4. Listen as if you have to create some other work — a painting, a poem, a novel, anything except music) that arguably has the same essence.  Resist the temptation to think that you have to tell the same story.
  5. If you can find a way, listen to The Lamb in mono, in as low-quality audio as possible.

Pick one.  Or maybe two.

Or more, if how it bes draws you in.

[No pictures or explicit references to the content of The Lamb this time?!  Yes, that’s deliberate.]

<—- Previous Look          Next Look —->
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2 thoughts on “20 Looks at The Lamb, 19: Way to Be

  1. Regarding Fleetwood Mac, it has a long history with or without Lindsey Buckingham, and most people know that. I think the real question they are getting at is whether THIS Fleetwood Mac is a real Fleetwood Mac insofar as whether it’s a Fleetwood Mac worth listening to.

    Let’s face it: no one ever bought a Fleetwood Mac album or went to a show to hear Mick Fleetwood’s unremarkable drum skills or John McVie’s merely adequate bass. They paid money for Buckingham, Green, Nicks, Christine Perfect, etc. And they paid for a vital creative entity, not a cover band.

    In 2018, with Buckingham gone, all we’re left with is Stevie Nicks droning “Dreams” and “Rhiannon” for the millionth time in her deteriorated frog-like croak (her voice was well past its prime 30 years ago) and Christine McVie, who is still a talent (and an underrated one at that), but who cannot carry a show on her own. Last – and certainly least – we have the guy from one-hit-wonder band Crowded House singing Buckingham vocal parts (and maybe one or two earlier tunes) while Mike Campbell from the Heartbreakers attempts to play his parts in a style he can’t replicate.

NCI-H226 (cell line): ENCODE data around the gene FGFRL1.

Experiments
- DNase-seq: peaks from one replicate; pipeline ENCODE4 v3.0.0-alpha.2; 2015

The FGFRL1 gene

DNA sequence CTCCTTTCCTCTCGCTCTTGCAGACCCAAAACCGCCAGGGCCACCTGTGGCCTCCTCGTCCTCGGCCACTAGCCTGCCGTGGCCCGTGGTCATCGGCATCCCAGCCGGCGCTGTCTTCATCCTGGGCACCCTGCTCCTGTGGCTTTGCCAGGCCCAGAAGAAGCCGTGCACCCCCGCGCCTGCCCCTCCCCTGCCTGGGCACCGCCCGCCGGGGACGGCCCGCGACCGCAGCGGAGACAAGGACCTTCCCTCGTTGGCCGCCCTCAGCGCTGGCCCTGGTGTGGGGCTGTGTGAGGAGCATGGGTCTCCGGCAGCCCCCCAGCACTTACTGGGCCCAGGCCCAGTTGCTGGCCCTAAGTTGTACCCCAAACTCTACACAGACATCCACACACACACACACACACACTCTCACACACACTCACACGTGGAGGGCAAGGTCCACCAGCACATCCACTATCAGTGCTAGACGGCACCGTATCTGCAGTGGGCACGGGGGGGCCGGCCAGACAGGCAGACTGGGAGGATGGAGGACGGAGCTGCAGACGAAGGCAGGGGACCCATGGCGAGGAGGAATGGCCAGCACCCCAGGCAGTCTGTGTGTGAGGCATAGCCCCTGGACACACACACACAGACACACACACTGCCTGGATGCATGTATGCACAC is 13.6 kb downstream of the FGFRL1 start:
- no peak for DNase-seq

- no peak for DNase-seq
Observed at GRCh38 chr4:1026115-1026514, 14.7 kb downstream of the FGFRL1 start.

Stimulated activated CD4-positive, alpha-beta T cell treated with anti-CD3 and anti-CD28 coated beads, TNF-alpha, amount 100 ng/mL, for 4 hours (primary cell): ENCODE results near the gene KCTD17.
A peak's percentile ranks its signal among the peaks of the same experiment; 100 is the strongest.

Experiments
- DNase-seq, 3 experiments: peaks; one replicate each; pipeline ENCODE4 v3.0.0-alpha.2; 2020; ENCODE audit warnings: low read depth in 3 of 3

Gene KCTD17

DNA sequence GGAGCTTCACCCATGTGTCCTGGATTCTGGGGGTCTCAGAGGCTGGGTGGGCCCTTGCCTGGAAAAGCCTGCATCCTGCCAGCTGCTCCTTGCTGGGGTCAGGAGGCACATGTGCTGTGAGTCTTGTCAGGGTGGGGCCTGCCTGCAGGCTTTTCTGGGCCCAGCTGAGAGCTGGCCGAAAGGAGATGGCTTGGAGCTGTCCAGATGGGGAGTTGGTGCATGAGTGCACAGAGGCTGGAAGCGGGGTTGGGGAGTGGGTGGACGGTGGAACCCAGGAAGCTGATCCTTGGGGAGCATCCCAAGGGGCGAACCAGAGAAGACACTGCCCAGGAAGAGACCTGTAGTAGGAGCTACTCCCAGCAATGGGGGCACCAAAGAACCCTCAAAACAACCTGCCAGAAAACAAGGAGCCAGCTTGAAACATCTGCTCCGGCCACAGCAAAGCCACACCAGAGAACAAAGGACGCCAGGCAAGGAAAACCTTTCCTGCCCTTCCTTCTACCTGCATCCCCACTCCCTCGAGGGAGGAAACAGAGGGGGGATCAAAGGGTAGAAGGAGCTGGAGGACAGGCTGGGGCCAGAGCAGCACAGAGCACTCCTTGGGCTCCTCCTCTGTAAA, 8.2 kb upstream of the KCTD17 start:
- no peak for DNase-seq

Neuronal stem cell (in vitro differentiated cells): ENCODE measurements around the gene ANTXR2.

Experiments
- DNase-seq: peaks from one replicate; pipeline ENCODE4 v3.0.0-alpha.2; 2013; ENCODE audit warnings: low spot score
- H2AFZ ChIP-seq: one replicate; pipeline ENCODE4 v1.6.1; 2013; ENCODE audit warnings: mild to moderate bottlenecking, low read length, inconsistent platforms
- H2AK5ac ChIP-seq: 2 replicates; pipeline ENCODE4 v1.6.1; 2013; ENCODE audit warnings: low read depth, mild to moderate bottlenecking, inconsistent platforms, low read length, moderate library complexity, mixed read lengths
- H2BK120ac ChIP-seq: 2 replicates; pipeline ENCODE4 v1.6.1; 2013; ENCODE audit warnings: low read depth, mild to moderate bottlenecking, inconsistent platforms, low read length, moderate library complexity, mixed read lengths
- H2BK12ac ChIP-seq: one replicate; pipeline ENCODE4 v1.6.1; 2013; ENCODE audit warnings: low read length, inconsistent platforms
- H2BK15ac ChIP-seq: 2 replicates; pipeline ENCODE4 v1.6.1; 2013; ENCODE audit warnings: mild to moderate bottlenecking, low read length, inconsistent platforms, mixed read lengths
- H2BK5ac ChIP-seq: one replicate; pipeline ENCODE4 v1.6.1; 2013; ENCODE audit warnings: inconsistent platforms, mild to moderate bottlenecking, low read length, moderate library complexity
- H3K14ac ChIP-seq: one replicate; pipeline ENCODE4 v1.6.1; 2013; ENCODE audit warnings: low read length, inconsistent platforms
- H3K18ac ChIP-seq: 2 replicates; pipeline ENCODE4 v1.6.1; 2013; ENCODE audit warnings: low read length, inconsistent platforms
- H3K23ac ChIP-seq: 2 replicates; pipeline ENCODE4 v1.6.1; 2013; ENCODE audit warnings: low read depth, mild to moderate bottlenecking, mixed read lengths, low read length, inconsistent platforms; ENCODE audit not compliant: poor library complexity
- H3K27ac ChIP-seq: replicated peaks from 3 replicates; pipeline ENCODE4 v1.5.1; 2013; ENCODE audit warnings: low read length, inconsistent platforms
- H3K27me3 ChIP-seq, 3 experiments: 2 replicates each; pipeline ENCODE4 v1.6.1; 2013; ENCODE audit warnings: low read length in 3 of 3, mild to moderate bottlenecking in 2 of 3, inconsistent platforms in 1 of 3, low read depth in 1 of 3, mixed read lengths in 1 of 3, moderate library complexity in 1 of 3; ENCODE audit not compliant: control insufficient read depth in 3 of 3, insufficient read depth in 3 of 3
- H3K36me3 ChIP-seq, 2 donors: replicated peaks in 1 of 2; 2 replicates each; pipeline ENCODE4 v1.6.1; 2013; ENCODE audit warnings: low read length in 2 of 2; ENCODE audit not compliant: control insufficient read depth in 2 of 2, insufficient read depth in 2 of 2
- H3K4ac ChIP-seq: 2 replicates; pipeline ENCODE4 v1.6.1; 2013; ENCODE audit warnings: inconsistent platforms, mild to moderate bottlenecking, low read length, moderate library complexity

So, no, I don’t think this is Fleetwood Mac…not one I’d pay to see, anyway.

    FWIW, I don’t think either of the current iterations of Yes have these problems.
    ;

    Like

  2. Kurt Schweizer

    Hello! I am the founder of the “3/18” Yes Facebook page you mentioned. If you look into our membership and, if you are even remotely close to any of the people in Yes, you will recognize the names of at least a few of our members. Anyway, to address some of what you wrote about us: yes, the 18 refers to the all time membership (as stated on their official website). Quite simply, the actual Yes currently has 5 of those 18 among their ranks (and, at times, 6 or 7 or even more for certain recent shows), while ARW always only has three. Also, there was once a Facebook page (which I believe still exists) which was founded by the Anderson worshipers, which was called “3/5 of Yes is not Yes”. I found it rather hypocritical that they did not support Squire, Howe and White (et al) as Yes around the time that page was founded about 9 years ago. But then they DO support three other members (ARW, all former Yes members) as Yes. So, the name of our group was a response on my part towards their camp. To further fill you in on our philosophy, I will copy and paste the group/page description: “This page/group recognizes Yes as the band in which Chris Squire served from the first day of the band, in 1968, until his passing in 2015. The band exists today with his chosen successor, Billy Sherwood, playing bass. The recently formed Yes spinoff band, ARW, is not Yes, even though they claim to be. Yes came to their current lineup through a natural progression of personnel changes over the years, whereas ARW is a new band. The current members of Yes have a combined 36 appearances on Yes studio albums as members of Yes. That number for ARW is 28. There can only be one legitimate Yes and, for all of these reasons, ARW is not.” In any case, thanks for the mention!

    Liked by 1 person